My social media reading has changed over the last six months. While I still follow pretty much the same people as I did a year ago, my attention focuses less and less on the articles out there that deal with issues about the role of women in the church. Don't get me wrong; I think it's an important topic, but it's become one of those "musts" which determine whether a blogger is worth reading or not. And let's face it: writers write to be read, and that includes bloggers. If we didn't want to be read, we wouldn't do it.
I am losing interest in the continual material on the subject of women in the church. I don't begrudge anyone wanting to write about it, but honestly, for women who complain that women don't have enough of a voice, why are they writing about women? Why do some criticize "mommy bloggers" for their focus on womanly arts when they are still writing about women's issues themelves? Yes, the issues may be more complex, but women are still writing about things of concern for women. Where are the women writing about theology proper? Some of the writers I enjoy the most write very eloquently about women, but I seldom see them write about theology proper. All is not lost, though; one of the women bloggers whom I've known the longest does indeed write about such things as do the women I write with at Out of the Ordinary. For them, I am thankful.
In the last seven months, I have been going through a very difficult trial. There have been days when reading social media is the worst thing I could possibly do, and there are days when I have been completely disinterested in blogging at all. Some days, the only reading I have been able to manage is the Psalms. Just prior to the onset of this trial, I purchased the first volume in the long-awaited series on the writing of William Perkins. It has sat untouched for six months now. I do plan to pick it up again soon, becauase things are improving.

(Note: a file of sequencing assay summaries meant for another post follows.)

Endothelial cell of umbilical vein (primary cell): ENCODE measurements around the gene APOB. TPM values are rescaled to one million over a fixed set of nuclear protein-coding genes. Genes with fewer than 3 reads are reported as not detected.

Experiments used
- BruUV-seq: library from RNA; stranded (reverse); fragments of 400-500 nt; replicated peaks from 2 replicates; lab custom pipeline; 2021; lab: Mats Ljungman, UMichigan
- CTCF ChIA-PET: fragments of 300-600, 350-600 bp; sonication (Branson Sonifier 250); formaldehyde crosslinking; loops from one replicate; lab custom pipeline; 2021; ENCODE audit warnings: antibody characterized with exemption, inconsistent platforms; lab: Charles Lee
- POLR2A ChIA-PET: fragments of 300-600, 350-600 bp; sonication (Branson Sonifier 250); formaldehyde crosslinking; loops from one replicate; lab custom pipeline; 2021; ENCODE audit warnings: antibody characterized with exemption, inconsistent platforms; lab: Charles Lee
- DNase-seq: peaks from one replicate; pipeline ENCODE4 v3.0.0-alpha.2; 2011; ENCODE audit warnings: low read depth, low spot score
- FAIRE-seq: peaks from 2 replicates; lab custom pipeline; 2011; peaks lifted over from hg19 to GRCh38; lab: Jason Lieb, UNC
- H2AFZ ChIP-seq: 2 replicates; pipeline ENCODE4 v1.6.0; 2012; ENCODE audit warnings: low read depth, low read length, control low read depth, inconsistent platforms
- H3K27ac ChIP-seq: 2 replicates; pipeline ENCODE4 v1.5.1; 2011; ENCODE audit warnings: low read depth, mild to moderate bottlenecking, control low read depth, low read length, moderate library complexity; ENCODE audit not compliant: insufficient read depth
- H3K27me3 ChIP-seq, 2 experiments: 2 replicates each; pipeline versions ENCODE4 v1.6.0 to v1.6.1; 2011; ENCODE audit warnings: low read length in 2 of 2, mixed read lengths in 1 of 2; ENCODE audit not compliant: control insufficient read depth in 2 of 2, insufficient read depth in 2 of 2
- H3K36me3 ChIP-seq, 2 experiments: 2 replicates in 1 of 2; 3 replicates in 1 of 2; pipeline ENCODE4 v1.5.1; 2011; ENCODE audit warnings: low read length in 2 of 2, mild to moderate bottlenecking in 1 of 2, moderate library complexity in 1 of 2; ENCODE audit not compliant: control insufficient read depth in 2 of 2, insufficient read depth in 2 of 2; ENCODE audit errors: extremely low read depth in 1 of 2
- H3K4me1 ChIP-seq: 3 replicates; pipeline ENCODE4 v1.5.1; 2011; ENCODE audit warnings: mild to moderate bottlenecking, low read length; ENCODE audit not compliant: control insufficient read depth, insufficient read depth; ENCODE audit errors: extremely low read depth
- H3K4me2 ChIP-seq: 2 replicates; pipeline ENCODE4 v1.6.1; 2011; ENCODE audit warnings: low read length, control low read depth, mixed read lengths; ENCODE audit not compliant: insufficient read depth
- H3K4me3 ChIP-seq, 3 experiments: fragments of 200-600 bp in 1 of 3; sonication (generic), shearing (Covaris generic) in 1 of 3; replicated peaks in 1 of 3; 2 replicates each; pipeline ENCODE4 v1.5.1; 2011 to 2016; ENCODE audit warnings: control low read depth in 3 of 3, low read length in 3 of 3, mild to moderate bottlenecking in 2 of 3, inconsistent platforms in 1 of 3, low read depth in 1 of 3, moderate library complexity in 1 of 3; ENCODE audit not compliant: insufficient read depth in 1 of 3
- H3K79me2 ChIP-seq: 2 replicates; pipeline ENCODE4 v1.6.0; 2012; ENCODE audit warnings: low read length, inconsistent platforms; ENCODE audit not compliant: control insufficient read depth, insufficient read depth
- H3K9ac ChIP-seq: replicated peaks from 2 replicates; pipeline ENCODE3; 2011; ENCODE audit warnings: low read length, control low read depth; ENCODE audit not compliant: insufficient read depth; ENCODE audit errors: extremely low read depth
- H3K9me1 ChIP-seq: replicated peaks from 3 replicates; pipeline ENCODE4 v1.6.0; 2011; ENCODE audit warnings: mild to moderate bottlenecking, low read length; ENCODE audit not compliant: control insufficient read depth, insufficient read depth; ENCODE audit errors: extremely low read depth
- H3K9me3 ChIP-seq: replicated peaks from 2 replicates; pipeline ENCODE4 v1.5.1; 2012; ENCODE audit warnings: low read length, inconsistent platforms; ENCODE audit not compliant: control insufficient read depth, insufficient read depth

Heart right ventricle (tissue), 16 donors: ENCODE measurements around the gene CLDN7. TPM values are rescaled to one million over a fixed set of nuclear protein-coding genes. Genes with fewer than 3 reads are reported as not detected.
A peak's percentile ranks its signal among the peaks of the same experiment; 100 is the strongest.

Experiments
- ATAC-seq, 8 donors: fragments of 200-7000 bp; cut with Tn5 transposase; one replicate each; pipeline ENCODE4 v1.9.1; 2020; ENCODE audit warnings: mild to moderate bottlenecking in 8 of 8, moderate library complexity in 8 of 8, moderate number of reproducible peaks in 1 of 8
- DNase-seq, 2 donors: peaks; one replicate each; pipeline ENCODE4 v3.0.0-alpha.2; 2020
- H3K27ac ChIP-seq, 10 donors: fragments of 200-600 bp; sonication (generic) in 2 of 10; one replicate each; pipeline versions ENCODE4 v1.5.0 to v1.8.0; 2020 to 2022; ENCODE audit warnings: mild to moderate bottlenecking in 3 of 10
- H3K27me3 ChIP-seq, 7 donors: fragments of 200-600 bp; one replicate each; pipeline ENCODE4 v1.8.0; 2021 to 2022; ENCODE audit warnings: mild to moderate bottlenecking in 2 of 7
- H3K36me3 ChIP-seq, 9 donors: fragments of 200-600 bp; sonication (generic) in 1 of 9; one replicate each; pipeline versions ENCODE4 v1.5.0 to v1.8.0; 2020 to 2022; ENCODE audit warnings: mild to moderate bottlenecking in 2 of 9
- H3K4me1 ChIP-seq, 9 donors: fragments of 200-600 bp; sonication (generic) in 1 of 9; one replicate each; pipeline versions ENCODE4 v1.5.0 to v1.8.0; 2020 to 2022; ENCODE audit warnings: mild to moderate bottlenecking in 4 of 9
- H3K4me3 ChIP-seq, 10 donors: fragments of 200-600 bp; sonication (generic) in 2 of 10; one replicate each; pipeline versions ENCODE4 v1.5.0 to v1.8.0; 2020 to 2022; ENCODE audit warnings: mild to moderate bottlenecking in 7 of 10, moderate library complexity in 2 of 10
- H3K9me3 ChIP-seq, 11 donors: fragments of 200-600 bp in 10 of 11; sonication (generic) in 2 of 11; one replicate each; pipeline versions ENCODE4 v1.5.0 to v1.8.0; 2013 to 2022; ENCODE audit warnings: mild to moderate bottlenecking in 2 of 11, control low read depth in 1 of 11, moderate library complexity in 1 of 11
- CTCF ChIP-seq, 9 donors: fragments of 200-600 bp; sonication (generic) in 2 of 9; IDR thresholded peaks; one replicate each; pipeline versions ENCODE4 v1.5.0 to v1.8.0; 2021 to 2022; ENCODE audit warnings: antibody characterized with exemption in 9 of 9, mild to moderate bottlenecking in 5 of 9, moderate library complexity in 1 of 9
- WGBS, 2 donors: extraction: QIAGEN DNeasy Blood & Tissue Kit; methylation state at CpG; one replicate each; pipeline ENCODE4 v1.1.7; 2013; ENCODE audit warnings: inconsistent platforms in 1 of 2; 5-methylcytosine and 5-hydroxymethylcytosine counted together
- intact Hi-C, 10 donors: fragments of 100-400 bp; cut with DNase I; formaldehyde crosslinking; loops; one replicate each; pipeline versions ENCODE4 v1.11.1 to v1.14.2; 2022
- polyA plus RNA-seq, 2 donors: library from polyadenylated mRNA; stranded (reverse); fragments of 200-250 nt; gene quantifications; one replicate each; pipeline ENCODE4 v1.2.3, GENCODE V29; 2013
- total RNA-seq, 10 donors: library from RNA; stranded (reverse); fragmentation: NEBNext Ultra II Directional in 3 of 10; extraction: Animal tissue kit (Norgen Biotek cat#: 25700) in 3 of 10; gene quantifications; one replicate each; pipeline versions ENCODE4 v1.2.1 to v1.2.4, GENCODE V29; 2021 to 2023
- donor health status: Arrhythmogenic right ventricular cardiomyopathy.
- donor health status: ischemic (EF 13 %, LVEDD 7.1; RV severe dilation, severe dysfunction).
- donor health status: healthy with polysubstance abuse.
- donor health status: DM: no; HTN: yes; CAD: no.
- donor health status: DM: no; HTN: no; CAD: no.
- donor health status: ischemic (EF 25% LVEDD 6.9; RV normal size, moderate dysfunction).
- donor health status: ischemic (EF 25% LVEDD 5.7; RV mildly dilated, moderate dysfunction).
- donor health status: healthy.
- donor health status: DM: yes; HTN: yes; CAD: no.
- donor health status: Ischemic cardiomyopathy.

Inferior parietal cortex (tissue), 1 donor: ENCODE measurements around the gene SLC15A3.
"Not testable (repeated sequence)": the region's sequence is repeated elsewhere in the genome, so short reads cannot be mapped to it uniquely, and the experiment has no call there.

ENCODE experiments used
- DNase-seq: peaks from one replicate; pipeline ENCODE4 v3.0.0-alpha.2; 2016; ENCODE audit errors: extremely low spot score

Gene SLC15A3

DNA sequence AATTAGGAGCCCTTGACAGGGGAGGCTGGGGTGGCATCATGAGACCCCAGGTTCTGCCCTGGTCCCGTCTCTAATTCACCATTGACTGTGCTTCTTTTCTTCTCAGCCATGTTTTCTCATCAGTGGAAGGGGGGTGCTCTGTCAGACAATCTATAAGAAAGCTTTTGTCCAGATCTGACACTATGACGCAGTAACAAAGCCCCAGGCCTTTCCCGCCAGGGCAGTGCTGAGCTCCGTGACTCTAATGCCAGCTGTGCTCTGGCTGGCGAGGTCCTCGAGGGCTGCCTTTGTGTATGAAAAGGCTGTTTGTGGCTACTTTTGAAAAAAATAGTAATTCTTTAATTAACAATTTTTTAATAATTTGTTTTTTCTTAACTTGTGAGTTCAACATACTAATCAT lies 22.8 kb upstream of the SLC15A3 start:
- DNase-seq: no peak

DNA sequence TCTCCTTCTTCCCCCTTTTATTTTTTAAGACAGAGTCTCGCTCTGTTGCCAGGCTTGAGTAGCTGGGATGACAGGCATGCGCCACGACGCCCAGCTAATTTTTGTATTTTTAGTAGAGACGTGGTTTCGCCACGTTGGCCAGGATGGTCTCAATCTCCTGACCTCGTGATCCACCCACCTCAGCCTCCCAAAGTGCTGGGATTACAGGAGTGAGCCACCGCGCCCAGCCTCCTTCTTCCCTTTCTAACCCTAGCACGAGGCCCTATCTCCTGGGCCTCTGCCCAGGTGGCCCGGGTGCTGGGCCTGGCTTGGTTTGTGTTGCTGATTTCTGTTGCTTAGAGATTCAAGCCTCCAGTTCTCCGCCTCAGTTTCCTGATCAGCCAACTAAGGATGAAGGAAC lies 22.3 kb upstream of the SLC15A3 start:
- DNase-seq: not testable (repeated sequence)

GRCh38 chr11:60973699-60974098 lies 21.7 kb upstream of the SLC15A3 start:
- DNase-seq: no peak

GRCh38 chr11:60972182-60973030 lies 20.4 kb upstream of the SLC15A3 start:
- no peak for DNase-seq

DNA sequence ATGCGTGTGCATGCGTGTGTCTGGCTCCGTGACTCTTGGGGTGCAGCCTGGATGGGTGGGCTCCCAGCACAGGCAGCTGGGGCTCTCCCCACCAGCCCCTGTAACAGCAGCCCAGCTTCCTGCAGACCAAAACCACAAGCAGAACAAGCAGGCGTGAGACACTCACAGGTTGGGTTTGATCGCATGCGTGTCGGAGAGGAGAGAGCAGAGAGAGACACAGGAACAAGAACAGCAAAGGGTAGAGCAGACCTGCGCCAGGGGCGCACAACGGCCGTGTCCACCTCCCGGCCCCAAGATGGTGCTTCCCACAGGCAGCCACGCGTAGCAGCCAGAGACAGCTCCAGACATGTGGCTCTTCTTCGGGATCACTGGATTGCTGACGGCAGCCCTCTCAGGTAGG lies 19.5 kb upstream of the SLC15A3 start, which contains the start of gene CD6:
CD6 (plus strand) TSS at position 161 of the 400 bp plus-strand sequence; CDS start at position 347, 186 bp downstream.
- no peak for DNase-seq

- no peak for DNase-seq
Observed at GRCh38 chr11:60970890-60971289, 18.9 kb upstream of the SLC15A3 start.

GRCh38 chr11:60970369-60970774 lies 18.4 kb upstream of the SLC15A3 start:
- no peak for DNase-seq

What has helped me the most over the past months is not reminders of my womanhood in the church. Articles about how I as a Christian woman can "engage" the culture have not been helpful. Reminders that yes, I need to be an influence in the church have not helped. Being told what I'm supposed to do as a woman have not helped. Having friends who want to discuss how we as women can have more influence and break the shackles of male domination have not helped.
What has helped is continual reminder of who God is. And that is where the Psalms have helped. Over the past seven months, I have read through the entire book of Psalms every month. There are Psalms I have read over and over again (Ps. 4, 5, 6, 18, 34, 46, 91, 145). These have reminded me who God is, and by extension, who I am. What has helped are friends who continue to remind me that God is good, that he is sovereign, that he loves me. The articles and books I have read have reminded me of the same thing.
I have been teaching the bible in some capacity for over 15 years. I have a lot of knowledge stocked up in my head, but I still have so much to learn about who God is and who I am before him. As I stand before God on my own, through the blood of Christ, I continue to learn more about my sin, my pride, and my faith. I have been a Christian for 30 years, and in the past seven months, I have never learned more about these things.
Perhaps those who feast on the issues of the day have already learned what I clearly have not. Perhaps I am living in a state of spiritual arrested development. I still feel like I have a long way to go. Not that anyone was waiting for me to comment on such things, but until I have learned enough about God, you won't see me addressing popular topics. That, of course, means obscurity in blogging, and I'm okay with that. That's another thing I've learned during this trial: what's important and what is not. I have seminary to look forward to next month, and that goal is more important to me now than the goal of keeping this blog going. While the ambitious side of me would love to have people read what I write, I guess I'll be content with writing for my professors.
Some days are still not easy, but I've arrived at the point where I can say, "It was good for me that I was afflicted, that I might learn your statutes" (Psalm 119:71).